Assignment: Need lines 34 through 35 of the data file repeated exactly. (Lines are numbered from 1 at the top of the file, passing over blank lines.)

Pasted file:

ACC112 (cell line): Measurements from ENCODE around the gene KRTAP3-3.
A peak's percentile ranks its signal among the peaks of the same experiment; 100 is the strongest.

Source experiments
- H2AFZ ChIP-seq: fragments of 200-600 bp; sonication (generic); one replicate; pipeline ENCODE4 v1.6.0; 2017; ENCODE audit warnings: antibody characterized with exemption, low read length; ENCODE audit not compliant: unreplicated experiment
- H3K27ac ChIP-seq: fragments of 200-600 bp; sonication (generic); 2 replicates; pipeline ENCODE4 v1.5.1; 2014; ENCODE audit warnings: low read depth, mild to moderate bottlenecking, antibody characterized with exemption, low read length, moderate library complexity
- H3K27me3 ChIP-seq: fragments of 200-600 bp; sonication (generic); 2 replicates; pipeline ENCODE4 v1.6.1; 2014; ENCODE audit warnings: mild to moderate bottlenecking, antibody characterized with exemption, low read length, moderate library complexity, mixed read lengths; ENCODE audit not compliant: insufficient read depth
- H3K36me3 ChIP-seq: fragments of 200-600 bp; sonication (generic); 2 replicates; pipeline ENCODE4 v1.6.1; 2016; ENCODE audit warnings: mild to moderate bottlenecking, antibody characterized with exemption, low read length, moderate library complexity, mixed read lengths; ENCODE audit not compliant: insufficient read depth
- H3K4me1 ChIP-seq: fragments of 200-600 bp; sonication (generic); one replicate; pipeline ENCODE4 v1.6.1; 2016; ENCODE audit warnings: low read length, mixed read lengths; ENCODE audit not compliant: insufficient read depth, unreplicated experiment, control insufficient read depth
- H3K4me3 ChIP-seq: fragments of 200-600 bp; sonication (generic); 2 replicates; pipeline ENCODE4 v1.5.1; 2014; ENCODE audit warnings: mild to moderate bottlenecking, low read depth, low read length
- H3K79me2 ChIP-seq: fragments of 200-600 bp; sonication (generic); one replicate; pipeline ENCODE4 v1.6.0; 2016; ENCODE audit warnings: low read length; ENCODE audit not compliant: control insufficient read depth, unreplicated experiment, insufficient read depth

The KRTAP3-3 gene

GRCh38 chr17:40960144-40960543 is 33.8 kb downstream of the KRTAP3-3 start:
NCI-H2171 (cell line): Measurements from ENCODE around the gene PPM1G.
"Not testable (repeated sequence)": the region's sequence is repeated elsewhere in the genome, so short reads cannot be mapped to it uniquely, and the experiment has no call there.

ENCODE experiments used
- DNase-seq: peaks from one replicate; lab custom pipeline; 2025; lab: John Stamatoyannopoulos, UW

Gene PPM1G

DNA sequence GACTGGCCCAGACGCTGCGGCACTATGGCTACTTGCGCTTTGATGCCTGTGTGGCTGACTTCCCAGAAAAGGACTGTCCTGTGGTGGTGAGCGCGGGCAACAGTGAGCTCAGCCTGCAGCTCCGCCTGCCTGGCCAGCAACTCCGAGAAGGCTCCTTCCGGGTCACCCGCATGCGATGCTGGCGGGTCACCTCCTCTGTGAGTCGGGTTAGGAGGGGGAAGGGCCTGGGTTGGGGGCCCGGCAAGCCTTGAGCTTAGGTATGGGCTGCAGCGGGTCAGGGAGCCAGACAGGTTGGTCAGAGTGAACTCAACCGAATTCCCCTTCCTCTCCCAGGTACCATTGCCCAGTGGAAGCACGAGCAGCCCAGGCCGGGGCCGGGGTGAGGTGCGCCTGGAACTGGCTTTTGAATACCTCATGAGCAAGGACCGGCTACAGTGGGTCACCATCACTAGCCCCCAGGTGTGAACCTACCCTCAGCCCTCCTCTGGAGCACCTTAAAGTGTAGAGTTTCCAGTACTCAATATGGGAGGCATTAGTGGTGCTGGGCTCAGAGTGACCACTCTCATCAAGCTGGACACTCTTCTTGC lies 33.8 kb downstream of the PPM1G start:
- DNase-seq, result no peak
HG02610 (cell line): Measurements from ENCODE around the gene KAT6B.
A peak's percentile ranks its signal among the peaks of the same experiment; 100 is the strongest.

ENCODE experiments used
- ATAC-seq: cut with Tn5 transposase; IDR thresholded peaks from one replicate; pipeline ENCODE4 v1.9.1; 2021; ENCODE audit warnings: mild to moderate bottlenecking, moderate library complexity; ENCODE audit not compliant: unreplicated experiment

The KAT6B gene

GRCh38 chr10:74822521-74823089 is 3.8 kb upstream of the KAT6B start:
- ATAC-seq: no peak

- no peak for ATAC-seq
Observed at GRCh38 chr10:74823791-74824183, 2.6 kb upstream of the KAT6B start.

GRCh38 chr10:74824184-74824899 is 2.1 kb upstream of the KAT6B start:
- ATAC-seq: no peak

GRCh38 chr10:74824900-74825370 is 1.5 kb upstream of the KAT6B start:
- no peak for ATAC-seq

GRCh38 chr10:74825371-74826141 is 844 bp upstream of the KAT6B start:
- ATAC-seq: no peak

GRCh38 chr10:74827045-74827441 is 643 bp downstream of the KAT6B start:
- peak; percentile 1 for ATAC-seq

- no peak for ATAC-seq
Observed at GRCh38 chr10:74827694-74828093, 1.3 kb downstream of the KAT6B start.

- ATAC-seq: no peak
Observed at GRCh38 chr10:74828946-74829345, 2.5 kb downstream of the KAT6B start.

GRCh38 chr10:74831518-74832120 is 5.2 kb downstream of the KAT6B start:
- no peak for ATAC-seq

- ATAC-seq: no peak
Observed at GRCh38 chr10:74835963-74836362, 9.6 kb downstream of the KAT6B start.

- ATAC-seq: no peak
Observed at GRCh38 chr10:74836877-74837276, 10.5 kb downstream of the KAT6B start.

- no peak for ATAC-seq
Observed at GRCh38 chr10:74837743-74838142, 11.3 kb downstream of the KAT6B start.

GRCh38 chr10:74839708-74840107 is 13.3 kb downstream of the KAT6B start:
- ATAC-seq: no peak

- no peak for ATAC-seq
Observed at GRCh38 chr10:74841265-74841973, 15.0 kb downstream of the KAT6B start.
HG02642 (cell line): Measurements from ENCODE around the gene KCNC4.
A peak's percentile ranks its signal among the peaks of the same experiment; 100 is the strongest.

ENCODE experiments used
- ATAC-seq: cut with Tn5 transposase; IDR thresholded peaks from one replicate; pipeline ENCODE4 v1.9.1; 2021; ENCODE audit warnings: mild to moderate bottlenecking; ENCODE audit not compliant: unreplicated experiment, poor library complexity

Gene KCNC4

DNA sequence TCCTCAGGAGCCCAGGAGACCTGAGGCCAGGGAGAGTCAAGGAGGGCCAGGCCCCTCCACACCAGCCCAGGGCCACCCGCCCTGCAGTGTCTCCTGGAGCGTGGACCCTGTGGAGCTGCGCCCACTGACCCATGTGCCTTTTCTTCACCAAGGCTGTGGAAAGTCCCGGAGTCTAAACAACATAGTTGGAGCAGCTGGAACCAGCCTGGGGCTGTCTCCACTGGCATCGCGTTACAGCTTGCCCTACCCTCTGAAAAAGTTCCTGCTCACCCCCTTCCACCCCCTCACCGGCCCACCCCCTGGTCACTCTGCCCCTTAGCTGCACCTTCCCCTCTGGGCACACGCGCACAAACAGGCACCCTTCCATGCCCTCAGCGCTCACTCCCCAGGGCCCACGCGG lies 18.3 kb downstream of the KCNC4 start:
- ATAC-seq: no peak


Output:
- ATAC-seq: no peak

GRCh38 chr10:74827045-74827441 is 643 bp downstream of the KAT6B start: